“To make the poor richer, to aim in banishing absolute poverty from the world, you know, these things can in fact be done.”

How about closing the gap between rich and poor by also making the rich poorer? Or not?

Tonga Tim:

Again, I have no idea why people who have no affinity to the politics of the place come here, personally, although I;m sure many people would disagree, I can think of nothing worse than going to some website where the main view is utterly opposite to mine.

Hence the fact I’ve never been to Storm front, or any of the Tory holes, aside from EPIC DALE when he’s making a fool of himself over Tim Ireland.

But this place attracts a huge raft of people who have no interest in the shared message of the place.

Which I think is odd.

24. Luis Enrique

Daniel Hoffman-Gill, meet Confirmation Bias.

But this place attracts a huge raft of people who have no interest in the shared message of the place.

Which I think is odd.

Debate? Exposure to the arguments of others? Attempts at understanding the motivations of people who think differently to you? There is more to intellectual debate than people standing around saying ‘yes I agree’, ‘me too’, ‘anyone who doesn’t agree with this must be stupid and/or evil’.

Even someone just playing devil’s advocate is a good way to test how well-founded an argument is. And one can always scroll past the posts that genuinely add nothing to a thread anyway. God knows there are enough of them on here.

Spain’s worst left-back meet Manfred Bender.

“How about closing the gap between rich and poor by also making the rich poorer? Or not?”

If it were only the gap that mattered, perhaps. But currently global wealth ($8,000 per capita if all averaged out) ain’t enough: we need to create more wealth. And taking wealth from those who create it to give to others does at least slow the creation of wealth….

Tonga:

“Debate?” Very rarely, more like two sets of immovable thought meeting on the Internet, I mean Internet debating is in itself impossible I think, or more accurately, it just doesn’t work.

For reasons of disconnection I think and my old bug bear of anonymity mixed with the problem of without the social constrictions that face to faCe discussion incurs little is achieved.
“Exposure to the arguments of others?” I don’t know about you but I am more than exposed to right-wing arguments on pretty much everything because I read books and keep a keen eye on the news as I’m sure you do.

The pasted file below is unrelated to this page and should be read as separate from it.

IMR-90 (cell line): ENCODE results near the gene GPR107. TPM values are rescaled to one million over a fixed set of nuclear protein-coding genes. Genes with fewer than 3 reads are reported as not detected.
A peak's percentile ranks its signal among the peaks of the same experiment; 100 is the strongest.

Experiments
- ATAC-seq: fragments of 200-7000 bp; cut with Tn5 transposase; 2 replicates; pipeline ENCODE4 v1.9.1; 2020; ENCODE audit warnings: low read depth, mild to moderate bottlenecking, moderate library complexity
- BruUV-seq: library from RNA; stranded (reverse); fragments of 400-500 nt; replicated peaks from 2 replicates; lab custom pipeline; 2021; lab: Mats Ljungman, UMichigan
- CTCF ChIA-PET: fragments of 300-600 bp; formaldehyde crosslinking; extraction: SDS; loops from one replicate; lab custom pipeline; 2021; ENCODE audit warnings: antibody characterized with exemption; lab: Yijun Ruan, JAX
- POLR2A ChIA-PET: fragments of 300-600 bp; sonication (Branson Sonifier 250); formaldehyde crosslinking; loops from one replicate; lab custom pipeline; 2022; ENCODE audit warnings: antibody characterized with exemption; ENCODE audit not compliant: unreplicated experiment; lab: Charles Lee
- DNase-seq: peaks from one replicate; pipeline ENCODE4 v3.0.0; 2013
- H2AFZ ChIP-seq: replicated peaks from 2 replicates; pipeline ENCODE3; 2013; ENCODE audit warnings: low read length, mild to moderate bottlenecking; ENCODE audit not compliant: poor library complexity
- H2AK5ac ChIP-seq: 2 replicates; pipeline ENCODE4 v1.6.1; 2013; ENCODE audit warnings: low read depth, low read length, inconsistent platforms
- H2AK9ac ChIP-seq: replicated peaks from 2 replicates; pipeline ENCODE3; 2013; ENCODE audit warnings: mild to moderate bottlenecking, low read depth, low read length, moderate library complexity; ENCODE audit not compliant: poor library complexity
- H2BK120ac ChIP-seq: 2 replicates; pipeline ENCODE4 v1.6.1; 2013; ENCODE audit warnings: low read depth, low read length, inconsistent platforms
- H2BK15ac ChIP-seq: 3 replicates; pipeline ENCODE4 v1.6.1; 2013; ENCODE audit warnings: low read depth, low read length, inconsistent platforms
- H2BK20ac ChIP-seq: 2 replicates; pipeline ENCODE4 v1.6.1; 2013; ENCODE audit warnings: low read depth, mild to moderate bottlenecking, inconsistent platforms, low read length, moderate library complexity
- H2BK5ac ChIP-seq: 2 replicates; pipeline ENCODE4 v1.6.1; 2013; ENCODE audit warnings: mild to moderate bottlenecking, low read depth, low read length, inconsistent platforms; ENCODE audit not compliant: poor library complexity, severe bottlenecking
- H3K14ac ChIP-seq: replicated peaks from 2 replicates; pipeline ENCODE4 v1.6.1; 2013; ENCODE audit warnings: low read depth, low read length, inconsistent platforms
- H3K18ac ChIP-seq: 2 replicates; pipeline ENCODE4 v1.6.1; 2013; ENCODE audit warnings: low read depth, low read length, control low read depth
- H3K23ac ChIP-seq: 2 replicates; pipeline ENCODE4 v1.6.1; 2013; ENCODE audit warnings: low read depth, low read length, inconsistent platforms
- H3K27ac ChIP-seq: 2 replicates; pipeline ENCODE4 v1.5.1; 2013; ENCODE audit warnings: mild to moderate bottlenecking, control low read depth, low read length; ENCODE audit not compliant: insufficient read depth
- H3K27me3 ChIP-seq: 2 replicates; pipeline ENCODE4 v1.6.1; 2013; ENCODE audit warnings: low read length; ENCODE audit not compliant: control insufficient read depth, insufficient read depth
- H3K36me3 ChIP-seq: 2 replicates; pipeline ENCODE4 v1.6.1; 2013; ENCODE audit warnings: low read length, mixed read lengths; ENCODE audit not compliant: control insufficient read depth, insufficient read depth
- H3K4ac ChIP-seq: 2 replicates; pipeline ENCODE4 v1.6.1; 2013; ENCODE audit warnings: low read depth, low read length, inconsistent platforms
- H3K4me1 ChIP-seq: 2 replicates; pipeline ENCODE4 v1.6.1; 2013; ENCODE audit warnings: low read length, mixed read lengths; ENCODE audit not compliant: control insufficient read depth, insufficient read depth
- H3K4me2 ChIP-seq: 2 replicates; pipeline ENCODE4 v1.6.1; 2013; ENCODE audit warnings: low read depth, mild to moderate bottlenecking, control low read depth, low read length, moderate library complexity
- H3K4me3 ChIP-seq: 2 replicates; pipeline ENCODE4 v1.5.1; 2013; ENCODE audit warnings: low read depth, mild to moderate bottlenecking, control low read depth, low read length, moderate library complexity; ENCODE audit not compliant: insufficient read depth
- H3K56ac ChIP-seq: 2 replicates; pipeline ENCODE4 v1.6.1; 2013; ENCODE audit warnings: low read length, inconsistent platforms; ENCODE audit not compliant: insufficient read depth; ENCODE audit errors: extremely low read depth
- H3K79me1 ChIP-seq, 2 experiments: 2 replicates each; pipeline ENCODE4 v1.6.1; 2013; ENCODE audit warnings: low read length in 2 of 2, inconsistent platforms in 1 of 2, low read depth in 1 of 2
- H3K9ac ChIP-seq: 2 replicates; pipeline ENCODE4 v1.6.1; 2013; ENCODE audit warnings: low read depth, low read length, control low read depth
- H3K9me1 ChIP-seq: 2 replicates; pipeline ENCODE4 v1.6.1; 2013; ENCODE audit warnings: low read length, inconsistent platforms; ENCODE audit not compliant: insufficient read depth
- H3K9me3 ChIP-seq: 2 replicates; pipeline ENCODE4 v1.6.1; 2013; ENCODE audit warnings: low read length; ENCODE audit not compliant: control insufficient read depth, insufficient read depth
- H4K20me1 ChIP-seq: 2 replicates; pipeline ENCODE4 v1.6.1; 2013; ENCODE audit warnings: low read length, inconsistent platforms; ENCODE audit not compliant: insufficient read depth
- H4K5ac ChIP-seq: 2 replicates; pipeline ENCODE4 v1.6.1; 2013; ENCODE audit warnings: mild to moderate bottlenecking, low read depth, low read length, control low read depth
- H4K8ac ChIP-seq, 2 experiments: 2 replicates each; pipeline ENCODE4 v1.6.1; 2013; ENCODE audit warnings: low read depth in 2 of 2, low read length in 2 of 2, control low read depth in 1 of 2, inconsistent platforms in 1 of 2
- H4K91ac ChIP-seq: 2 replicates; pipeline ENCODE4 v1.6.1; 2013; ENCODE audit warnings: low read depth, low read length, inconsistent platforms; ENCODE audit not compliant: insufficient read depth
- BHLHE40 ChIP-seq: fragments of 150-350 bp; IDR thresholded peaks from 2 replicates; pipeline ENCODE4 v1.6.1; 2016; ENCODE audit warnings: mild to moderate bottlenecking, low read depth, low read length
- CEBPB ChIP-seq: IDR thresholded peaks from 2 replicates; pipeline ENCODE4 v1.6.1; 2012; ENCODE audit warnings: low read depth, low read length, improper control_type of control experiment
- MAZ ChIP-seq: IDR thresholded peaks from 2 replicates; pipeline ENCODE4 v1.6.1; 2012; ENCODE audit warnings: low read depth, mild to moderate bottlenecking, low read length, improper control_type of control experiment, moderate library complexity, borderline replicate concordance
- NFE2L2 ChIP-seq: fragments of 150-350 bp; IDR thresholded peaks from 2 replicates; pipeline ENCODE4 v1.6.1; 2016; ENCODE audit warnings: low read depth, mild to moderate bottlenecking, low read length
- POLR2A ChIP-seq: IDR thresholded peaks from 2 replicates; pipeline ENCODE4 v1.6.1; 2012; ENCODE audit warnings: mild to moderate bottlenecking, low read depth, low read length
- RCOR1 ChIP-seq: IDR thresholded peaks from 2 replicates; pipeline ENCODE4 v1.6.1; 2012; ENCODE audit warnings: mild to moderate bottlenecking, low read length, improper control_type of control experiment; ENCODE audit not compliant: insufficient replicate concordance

“Attempts at understanding the motivations of people who think differently to you?” I don’t think an Internet forum is a) a good place to ascertain the motivations of others and b) a good place to make your motivations at all clear.

“Even someone just playing devil’s advocate is a good way to test how well-founded an argument is.”

Maybe face to face, not that I’m a fan of playing the devil’s solicitor anyway, seems glib but on the Interwebs, such things just come across as…well…cunty. Even with the invention of that sarcasm symbol thing.

“And one can always scroll past the posts that genuinely add nothing to a thread anyway.”

Often do but be nice if they weren’t there in the first place.

“God knows there are enough of them on here.”

Total agreement!

Tim W:

And that’s way I’m on the opposite ‘side’ to you!

I have no idea why people who have no affinity to the politics of the place come here

No doubt to feast on the bounty of your knowledge, be mesmerised by the logic of your argument and transfigured by the erudition of your prose.

That’s my best shot at it, Daniel.

pagar:

You are a massive, massive twat.

All the best!

Very rarely, more like two sets of immovable thought meeting on the Internet, I mean Internet debating is in itself impossible I think, or more accurately, it just doesn’t work.

It’s true that, every so often you meet someone either incapable of argument or capable of doing so only through insult and irrelevance. But as I said, that can be ignored. On this site, for example, there tend to be two sorts of posts. The yah-boo political hurly burly ones, and the more interesting (to me…) analytical ones. The latter very often allow for disagreement and debate, the former don’t. And it’s not altogether true that opinions can’t be changed. Paul Staines used to believe that you could issue writs…